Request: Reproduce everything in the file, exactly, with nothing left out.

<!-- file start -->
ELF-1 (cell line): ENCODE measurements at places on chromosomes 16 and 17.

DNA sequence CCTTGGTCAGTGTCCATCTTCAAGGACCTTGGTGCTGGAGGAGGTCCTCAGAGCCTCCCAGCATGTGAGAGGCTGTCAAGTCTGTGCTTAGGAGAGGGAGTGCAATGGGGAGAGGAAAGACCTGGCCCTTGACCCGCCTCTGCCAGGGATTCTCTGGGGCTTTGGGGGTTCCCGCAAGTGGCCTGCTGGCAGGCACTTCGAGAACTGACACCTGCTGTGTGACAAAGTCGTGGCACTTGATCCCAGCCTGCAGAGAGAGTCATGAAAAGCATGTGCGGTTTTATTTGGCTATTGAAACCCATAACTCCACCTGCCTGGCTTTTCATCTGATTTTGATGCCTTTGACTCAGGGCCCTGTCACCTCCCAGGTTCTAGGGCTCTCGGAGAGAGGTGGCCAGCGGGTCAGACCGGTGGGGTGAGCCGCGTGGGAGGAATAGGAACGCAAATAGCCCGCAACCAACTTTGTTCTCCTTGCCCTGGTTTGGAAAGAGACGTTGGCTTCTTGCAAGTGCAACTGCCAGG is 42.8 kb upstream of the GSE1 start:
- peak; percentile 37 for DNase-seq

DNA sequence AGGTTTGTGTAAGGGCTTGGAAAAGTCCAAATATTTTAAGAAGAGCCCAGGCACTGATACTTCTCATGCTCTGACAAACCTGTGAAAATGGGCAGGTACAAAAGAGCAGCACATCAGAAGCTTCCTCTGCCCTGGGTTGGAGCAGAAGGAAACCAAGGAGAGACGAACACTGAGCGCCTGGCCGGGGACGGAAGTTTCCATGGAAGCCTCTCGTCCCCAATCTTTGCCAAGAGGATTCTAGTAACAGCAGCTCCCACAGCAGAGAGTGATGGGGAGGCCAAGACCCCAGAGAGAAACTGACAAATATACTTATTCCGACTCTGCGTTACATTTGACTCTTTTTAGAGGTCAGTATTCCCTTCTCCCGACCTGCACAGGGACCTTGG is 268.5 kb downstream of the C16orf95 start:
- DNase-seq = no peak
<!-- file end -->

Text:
ELF-1 (cell line): ENCODE measurements at places on chromosomes 16 and 17.

DNA sequence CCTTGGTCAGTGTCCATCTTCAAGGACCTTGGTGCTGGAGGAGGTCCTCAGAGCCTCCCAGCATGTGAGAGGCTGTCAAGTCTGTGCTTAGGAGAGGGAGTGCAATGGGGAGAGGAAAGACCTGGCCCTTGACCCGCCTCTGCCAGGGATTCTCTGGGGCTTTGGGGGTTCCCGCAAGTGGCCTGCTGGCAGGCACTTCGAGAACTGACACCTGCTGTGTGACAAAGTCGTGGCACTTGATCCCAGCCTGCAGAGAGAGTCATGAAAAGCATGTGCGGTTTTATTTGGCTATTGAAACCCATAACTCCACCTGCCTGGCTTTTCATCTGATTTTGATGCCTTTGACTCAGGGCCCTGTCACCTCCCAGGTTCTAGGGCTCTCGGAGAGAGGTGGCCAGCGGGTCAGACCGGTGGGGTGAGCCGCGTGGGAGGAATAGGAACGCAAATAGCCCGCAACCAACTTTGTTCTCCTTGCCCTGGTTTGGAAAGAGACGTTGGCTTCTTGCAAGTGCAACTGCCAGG is 42.8 kb upstream of the GSE1 start:
- peak; percentile 37 for DNase-seq

DNA sequence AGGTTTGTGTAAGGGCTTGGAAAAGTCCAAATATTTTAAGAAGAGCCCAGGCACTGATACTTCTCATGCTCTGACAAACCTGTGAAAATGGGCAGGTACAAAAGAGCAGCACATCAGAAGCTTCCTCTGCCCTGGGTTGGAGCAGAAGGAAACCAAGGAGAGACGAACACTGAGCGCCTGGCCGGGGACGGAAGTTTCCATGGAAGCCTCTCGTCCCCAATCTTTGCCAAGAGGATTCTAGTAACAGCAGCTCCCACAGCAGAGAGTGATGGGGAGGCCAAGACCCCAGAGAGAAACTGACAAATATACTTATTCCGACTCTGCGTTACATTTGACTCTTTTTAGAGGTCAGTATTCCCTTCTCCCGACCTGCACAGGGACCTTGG is 268.5 kb downstream of the C16orf95 start:
- DNase-seq = no peak